Out-Law News | 12 Nov 2019 | 2:37 pm | 3 min. read
New research which shows the extent to which consumers are falling victim to pension scams brings into question the effectiveness of public awareness campaigns, according to an expert.
According to data gathered by the UK’s Financial Conduct Authority (FCA) and the Pensions Regulator (TPR), the average amount lost by victims of pension scams in 2018 was £82,000, but 63% of individuals surveyed said they would trust someone offering unsolicited pensions advice.
Pensions expert Ben Fairhead of Pinsent Masons, the law firm behind Out-Law, said: “This report highlights the difficulties facing regulators and the pensions industry in the face of the personal and persuasive techniques deployed by scammers, particularly if such large numbers of people are prepared to trust advice coming out of the blue."
“It does bring into question how much public awareness there is of the cold calling ban or, more generally, the risks of pension scams, despite the various campaigns run,” said Fairhead.
The analysis was carried out as part of the regulators’ joint ‘ScamSmart’ campaign, and involved a survey of over 4,000 people. Almost a quarter of respondents said they took 24 hours or less to decide on a pension offer, and 63% said they felt confident making decisions about their pension.
The research also found that individuals with a university degree were 40% more likely to accept a free pension review from a company they had not dealt with before, and were 21% more likely to take up the offer of early access to their pension pot. The FCA said both of these offers were common scam tactics.
The news follows the recent launch of the ScamSmart campaign, which includes public awareness advertising and a website designed to give savers tips on how to spot a pensions scam.
Fairhead said the findings put continued pressure on providers and trustees being asked to make transfers of pensions to scrutinise carefully where those funds are destined for.
“Direct consumer engagement, as encouraged by the Code of Good Practice, also remains critical as a scammer will often have developed rapport with the intended victim. Logically it will be difficult to counter that without some equally personal engagement,” Fairhead said.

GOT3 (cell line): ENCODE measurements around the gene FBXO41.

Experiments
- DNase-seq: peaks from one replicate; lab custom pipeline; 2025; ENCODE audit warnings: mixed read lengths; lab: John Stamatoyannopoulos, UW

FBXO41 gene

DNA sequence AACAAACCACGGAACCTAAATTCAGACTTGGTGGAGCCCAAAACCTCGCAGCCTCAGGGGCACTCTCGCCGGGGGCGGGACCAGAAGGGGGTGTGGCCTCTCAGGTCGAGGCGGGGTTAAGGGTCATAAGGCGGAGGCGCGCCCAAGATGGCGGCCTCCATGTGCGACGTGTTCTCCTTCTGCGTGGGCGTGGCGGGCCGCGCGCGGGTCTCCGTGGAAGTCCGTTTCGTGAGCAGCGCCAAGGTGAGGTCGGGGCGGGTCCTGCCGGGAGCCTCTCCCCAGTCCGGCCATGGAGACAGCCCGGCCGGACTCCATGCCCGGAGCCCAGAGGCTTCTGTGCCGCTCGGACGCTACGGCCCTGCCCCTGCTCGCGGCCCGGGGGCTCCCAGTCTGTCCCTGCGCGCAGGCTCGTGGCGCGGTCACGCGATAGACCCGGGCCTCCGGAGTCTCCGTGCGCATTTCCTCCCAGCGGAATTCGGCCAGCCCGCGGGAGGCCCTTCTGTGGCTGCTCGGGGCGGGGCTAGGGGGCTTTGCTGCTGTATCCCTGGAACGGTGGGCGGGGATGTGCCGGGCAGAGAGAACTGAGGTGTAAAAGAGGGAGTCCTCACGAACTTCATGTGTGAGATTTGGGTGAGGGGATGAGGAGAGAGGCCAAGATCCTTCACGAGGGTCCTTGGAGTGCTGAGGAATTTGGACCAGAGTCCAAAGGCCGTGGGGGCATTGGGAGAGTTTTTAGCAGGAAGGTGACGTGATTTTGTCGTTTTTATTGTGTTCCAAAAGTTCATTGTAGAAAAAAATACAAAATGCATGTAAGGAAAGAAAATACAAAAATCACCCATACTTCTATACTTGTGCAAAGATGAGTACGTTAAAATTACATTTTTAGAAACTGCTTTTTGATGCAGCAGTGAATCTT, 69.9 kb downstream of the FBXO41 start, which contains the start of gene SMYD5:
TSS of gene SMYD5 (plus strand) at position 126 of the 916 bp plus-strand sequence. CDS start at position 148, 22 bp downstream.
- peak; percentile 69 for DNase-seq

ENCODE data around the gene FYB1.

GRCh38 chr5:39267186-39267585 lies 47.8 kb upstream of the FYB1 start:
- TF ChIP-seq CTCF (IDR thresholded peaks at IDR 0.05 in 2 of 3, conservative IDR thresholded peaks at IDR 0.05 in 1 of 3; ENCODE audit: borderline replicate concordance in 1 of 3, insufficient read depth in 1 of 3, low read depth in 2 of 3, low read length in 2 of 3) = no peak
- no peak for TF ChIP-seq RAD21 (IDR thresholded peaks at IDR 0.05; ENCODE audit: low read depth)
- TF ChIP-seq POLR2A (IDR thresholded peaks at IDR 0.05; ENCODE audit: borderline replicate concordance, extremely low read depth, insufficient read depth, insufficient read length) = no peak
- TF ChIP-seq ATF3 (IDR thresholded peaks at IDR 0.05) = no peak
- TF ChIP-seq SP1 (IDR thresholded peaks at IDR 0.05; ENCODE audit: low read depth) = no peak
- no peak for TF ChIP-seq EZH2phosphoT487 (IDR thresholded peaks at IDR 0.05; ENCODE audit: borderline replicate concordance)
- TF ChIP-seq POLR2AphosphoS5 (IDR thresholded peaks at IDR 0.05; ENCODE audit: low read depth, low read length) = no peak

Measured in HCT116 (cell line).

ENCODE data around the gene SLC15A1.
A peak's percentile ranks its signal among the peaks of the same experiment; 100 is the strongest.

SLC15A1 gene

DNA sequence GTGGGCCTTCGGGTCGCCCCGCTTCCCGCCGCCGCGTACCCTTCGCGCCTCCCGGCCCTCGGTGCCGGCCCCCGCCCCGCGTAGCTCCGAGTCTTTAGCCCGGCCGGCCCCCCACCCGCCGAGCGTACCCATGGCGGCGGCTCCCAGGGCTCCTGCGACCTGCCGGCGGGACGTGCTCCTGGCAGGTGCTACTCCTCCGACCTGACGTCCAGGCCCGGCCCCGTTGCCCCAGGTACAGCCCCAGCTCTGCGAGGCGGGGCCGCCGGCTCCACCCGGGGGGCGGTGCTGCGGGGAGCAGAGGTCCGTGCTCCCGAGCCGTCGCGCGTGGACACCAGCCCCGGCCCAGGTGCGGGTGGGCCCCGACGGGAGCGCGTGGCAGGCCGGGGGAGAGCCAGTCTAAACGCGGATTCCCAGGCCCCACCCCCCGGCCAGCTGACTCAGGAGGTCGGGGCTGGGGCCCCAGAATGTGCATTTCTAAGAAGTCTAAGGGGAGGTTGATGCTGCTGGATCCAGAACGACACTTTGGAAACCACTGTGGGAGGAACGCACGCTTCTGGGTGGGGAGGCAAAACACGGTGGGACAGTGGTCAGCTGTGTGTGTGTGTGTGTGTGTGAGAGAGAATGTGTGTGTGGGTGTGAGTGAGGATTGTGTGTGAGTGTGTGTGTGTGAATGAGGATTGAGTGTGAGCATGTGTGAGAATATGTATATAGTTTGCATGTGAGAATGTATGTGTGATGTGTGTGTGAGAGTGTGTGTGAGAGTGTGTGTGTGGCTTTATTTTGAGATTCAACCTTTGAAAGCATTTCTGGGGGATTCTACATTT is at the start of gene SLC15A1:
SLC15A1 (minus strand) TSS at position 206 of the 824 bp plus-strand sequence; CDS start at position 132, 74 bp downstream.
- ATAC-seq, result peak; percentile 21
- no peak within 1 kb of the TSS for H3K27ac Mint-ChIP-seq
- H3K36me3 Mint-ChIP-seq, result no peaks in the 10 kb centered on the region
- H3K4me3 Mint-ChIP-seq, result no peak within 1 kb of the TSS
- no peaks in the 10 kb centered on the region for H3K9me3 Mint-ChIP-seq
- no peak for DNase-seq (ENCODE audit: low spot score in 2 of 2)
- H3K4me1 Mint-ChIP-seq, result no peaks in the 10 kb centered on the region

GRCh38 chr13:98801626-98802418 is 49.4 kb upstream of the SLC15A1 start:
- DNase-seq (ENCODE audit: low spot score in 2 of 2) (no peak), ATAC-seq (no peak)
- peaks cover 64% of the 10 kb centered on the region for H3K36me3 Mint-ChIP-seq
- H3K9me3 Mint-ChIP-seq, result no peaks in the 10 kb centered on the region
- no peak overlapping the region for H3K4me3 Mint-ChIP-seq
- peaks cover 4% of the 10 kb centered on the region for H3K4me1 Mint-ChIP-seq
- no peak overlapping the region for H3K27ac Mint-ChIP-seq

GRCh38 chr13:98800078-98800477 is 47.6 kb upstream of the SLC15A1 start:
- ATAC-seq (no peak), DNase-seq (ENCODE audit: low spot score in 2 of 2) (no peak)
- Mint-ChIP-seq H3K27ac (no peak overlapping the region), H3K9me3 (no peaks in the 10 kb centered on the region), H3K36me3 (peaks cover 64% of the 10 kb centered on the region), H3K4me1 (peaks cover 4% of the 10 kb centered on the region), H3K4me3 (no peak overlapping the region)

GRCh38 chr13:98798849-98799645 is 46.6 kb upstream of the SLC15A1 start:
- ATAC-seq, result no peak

“This might seem administratively time-consuming but, if a member thinks twice and does not fall victim to a scam, it could save the considerably greater time and cost of a complaint or claim at a later date,” Fairhead said.
The code of practice for combating pension scams was updated earlier this year to reflect developments such as the ban on cold calling which came into force in January. The code provides recommendations and guidance to trustees and providers in areas such as reporting suspected scams and how to deal with complaints from scheme members.
However, Fairhead said the upcoming general election had thrown proposed legislative changes that could help reduce scams into uncertainty.
“The law remains in an unsatisfactory state. The changes to the statutory right to a transfer that were envisaged in the Pension Schemes Bill are now on hold given the General Election. You would think there would be cross-party support for this, but it remains to be seen how quickly the Bill might be picked up again once a new government is formed,” Fairhead said.
“For the moment, there is little that can be done other than repeated public warnings like this and continued vigilance amongst those in the industry handling transfer requests,” Fairhead said.
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